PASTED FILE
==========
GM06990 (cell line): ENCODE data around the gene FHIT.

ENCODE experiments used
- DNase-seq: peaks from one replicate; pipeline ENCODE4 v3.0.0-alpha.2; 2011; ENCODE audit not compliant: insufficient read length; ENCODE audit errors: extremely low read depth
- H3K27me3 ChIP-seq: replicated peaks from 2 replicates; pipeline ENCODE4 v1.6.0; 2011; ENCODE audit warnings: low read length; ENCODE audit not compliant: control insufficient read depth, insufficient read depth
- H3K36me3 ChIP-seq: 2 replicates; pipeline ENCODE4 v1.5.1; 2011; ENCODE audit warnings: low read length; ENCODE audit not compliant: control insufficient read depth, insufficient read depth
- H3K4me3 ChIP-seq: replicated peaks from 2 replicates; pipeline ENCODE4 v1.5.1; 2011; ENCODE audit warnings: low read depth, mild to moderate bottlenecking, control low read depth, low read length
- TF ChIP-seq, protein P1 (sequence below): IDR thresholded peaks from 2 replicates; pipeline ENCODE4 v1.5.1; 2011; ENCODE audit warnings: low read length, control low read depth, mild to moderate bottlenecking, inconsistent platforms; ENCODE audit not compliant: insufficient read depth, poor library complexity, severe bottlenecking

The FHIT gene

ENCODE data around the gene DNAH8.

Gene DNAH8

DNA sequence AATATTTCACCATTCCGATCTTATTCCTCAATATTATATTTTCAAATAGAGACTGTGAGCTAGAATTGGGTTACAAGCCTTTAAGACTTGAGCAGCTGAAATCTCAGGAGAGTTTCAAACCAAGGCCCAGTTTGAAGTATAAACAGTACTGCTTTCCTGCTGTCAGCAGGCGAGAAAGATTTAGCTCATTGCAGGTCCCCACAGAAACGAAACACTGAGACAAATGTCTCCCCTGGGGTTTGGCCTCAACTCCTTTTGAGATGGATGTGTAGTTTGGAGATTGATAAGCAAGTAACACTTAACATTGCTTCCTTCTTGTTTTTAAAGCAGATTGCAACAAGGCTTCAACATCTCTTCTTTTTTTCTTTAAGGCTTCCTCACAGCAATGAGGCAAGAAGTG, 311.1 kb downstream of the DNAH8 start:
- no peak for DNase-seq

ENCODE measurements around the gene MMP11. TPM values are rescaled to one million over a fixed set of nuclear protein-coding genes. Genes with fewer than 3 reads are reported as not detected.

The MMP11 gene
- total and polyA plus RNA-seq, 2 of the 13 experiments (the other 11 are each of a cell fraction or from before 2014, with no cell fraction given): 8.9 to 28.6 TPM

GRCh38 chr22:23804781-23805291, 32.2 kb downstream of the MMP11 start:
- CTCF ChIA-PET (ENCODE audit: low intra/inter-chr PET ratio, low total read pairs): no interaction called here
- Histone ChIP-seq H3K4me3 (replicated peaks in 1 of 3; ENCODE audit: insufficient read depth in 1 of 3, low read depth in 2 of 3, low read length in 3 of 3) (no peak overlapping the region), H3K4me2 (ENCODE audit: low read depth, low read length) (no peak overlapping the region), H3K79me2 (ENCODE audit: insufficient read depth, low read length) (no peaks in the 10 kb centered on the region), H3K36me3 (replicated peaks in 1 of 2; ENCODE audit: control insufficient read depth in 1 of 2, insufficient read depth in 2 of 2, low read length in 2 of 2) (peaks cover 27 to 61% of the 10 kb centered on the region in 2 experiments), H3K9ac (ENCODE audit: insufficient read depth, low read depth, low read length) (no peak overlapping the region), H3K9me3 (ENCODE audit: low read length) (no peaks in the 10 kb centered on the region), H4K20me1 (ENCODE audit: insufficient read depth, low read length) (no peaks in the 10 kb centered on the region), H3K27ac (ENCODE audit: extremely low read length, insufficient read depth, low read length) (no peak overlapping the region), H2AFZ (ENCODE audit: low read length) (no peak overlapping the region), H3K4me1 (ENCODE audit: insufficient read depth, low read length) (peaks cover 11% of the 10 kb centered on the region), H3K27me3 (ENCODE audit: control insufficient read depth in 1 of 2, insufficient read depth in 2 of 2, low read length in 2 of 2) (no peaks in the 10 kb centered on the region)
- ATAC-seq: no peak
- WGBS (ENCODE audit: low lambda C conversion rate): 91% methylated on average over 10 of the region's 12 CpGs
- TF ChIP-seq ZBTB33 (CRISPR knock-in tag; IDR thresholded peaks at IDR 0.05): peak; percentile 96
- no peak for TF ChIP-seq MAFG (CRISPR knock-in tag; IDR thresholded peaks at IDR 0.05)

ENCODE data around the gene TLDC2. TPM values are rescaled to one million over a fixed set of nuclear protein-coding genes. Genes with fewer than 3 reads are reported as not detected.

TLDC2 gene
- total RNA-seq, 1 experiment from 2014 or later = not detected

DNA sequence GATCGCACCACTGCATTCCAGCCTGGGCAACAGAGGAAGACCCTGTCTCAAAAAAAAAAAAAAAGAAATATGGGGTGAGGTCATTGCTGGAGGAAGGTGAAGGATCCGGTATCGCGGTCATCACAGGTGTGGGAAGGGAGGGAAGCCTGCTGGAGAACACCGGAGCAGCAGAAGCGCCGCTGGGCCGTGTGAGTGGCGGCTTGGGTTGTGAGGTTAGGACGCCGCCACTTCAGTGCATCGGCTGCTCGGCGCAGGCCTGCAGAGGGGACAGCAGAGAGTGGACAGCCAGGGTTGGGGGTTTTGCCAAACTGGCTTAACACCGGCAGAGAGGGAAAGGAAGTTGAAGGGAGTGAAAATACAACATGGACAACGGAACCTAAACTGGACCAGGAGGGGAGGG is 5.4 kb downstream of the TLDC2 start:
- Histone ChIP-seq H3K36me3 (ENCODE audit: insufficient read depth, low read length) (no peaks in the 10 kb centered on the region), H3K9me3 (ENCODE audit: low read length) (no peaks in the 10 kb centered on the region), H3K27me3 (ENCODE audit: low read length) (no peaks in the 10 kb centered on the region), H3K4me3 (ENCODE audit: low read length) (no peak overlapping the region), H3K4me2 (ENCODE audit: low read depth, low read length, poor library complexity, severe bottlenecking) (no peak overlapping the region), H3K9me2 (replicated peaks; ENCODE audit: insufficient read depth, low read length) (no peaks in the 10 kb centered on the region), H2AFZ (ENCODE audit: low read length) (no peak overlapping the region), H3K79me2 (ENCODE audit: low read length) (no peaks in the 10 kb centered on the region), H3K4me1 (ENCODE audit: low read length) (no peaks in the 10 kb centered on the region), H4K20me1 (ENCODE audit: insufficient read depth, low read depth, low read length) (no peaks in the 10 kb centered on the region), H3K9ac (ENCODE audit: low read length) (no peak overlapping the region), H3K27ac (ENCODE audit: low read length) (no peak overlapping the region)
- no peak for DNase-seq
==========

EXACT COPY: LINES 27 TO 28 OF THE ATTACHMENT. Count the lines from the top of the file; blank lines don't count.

- Histone ChIP-seq H3K36me3 (ENCODE audit: insufficient read depth, low read length) (no peaks in the 10 kb centered on the region), H3K9me3 (ENCODE audit: low read length) (no peaks in the 10 kb centered on the region), H3K27me3 (ENCODE audit: low read length) (no peaks in the 10 kb centered on the region), H3K4me3 (ENCODE audit: low read length) (no peak overlapping the region), H3K4me2 (ENCODE audit: low read depth, low read length, poor library complexity, severe bottlenecking) (no peak overlapping the region), H3K9me2 (replicated peaks; ENCODE audit: insufficient read depth, low read length) (no peaks in the 10 kb centered on the region), H2AFZ (ENCODE audit: low read length) (no peak overlapping the region), H3K79me2 (ENCODE audit: low read length) (no peaks in the 10 kb centered on the region), H3K4me1 (ENCODE audit: low read length) (no peaks in the 10 kb centered on the region), H4K20me1 (ENCODE audit: insufficient read depth, low read depth, low read length) (no peaks in the 10 kb centered on the region), H3K9ac (ENCODE audit: low read length) (no peak overlapping the region), H3K27ac (ENCODE audit: low read length) (no peak overlapping the region)
- no peak for DNase-seq